During the portion of practices that were open to reporters this week, Rodgers appeared to have no trouble putting zip on the ball on short and intermediate passes. He didn't throw any deep balls when the media was around.

Those who watched the full practices this past week said Rodgers' velocity returned quickly.

"He can throw it still," quarterbacks coach Ben McAdoo said. "He can still throw the ball. He looked good."

And then there were two: When McCarthy became the Packers coach in 2006, he was one of 10 hired that offseason. After the Houston Texans fired Gary Kubiak on Friday, only McCarthy and New Orleans Saints coach Sean Payton remained for that group of hires.

Together, McCarthy and Payton have a record of 160-87-1 including the postseason, and each won a Super Bowl.

The other eight -– Kubiak, Dick Jauron (Buffalo), Herm Edwards (Kansas City), Eric Mangini (New York Jets), Art Shell (Oakland), Rod Marinelli (Detroit), Brad Childress (Minnesota) and Scott Linehan (St. Louis) -- have all been fired.

Hall worthy?: Packers outside linebackers coach Kevin Greene was recently named a semifinalist for the Pro Football Hall of Fame for the eighth time.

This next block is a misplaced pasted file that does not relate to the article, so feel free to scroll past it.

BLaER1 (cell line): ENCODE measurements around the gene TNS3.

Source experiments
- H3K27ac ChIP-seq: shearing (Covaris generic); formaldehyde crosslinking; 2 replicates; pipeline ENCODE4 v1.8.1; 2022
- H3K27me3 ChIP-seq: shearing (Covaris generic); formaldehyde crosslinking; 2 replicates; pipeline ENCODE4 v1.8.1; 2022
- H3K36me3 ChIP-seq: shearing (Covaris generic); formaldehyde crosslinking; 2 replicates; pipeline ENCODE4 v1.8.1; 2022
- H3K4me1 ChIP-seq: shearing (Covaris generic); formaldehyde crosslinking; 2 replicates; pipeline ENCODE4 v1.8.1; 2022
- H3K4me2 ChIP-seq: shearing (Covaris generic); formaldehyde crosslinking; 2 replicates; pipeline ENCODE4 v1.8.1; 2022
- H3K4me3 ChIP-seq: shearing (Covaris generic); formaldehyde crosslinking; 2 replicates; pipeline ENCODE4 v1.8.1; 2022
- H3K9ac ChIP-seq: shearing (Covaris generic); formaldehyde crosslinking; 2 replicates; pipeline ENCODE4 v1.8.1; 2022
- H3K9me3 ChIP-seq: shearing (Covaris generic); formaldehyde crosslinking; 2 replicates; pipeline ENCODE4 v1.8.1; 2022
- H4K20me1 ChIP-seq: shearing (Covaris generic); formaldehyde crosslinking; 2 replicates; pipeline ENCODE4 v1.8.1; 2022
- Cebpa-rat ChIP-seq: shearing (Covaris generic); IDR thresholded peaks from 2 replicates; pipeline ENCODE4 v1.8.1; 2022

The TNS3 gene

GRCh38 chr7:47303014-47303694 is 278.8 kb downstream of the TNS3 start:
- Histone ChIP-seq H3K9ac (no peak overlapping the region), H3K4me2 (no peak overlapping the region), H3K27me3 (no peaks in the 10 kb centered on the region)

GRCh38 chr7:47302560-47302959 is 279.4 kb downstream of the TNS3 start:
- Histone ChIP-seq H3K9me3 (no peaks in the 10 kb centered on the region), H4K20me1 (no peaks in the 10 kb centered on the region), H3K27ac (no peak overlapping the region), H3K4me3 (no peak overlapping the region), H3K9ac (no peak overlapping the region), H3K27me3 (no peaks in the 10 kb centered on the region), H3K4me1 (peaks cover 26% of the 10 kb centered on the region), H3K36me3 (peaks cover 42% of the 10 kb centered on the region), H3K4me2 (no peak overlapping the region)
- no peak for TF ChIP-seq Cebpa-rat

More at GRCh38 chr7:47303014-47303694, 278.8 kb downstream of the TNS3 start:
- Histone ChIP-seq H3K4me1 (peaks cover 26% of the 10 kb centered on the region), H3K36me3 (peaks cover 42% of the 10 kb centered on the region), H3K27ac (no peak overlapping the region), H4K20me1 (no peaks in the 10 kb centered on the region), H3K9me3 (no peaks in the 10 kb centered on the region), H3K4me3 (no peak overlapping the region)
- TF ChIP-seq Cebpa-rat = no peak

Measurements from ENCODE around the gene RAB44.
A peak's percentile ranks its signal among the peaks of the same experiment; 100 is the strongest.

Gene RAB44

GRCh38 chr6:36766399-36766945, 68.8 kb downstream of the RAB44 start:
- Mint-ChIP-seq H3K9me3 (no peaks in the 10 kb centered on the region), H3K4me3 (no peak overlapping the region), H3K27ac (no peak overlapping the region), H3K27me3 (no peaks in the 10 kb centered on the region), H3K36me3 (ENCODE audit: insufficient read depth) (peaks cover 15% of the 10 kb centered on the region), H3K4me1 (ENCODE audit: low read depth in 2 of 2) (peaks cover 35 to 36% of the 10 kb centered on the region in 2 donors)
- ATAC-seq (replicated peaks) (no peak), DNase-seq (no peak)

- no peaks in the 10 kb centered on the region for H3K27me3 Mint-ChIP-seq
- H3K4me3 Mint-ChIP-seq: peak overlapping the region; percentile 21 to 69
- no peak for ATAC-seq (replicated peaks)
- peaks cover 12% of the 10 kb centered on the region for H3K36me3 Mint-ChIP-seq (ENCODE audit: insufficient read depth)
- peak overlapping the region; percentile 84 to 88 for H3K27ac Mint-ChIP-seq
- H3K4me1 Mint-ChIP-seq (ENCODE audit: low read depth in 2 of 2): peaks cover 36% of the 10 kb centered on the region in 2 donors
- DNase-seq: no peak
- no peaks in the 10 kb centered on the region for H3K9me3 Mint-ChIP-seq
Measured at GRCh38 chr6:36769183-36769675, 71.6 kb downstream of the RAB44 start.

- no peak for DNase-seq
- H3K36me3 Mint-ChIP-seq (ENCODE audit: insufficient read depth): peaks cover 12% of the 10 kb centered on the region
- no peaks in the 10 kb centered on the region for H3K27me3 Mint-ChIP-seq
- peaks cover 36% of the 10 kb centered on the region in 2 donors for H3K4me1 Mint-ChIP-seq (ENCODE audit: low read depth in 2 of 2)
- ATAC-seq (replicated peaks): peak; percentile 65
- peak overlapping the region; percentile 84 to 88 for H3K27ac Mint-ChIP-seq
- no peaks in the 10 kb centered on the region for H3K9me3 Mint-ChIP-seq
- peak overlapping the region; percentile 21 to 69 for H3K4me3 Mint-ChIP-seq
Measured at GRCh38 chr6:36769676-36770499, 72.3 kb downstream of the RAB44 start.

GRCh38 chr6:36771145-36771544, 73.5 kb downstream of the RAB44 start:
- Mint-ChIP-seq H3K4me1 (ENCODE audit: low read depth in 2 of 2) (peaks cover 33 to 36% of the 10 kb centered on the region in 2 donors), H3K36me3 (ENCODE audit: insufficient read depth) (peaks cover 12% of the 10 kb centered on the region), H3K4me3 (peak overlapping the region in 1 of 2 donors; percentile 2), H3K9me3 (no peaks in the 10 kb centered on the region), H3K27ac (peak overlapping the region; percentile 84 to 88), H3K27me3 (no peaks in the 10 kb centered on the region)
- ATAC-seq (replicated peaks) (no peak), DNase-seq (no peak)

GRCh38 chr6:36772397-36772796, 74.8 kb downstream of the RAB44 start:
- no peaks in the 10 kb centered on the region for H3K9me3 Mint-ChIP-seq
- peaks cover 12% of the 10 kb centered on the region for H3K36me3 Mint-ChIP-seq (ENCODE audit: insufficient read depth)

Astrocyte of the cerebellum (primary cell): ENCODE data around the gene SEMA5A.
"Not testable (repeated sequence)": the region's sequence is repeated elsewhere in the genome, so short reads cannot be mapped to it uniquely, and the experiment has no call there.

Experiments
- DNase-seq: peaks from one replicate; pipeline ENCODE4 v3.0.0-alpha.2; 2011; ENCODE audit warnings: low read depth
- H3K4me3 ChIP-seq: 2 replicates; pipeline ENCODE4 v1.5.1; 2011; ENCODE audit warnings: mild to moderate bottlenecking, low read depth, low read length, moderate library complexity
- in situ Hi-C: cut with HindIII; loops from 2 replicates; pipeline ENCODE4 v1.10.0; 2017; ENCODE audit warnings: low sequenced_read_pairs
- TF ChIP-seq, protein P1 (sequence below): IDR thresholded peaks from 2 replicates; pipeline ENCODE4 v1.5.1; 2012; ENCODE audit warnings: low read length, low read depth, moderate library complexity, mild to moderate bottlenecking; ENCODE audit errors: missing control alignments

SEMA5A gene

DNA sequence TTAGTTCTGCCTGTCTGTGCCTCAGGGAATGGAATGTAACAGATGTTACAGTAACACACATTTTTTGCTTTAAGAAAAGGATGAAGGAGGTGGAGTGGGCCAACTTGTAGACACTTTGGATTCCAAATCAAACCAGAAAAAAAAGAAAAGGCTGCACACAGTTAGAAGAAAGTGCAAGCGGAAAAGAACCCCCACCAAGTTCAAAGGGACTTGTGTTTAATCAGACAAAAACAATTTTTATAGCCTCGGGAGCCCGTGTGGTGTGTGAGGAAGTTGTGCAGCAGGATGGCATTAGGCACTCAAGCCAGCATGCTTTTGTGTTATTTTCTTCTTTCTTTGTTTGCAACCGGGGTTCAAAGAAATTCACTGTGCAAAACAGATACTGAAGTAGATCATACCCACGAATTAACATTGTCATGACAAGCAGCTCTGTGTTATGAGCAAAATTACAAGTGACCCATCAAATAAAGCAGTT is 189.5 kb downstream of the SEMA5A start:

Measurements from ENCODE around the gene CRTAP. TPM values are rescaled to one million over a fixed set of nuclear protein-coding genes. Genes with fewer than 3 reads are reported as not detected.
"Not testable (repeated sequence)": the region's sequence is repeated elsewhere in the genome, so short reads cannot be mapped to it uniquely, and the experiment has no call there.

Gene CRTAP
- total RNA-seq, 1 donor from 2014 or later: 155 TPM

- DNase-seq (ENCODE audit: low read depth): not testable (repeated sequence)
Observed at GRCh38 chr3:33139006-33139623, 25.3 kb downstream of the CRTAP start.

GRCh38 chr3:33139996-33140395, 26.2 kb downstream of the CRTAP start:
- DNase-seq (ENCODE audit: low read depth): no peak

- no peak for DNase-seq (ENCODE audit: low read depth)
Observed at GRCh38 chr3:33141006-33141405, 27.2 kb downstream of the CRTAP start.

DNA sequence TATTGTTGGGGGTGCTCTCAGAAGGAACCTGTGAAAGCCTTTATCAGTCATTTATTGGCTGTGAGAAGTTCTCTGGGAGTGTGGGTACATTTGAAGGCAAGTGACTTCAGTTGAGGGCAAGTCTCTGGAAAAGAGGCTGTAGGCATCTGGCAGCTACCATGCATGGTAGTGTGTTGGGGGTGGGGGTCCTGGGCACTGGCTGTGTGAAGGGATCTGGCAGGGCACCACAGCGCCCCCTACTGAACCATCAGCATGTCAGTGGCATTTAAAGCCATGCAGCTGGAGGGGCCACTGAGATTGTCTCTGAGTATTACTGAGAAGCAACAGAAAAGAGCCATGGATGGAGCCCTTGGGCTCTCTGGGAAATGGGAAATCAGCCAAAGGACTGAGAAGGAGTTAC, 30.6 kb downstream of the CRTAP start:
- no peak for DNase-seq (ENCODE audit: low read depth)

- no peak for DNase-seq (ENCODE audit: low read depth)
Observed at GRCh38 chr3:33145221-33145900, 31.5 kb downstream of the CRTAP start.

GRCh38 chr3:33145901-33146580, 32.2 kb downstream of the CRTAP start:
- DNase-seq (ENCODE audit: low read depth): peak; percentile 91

Perhaps the reason the all-time sacks leader among linebackers, who ranks third on the all-time sacks list with 160, hasn't made it in is that some voters view him as a one-dimensional player.

"I can tell you first of all that I truly have a peace about what I was able to accomplish," Greene said. "I know, really, inside, how I played and the time that I put in, the film that I studied. The countless hours on the field, in the workout room -- all those things. I've got a peace about that. It's not something I regret. Should I have done more? Could I have done more? No. I did everything I possibly could to try to be the best at the position in all three phases of the game. Not just one phase.

"You know this position, there's three phases. To be successful at this position, you've got to be able to do all three. You can't just do one and really suck at playing the run and suck at covering people. It just doesn't jive at this position. If you have success at one of the areas of this position, chances are you're doing a pretty good job in the other two as well. So it is what it is."

Ring ceremony: Former Packers linebacker Dave Robinson, who was inducted into the Pro Football Hall of Fame in August, will receive his Hall of Fame ring in a ceremony at halftime of the game against the Falcons.

A picture of his ring can be seen on the Pro Football Hall of Fame's website.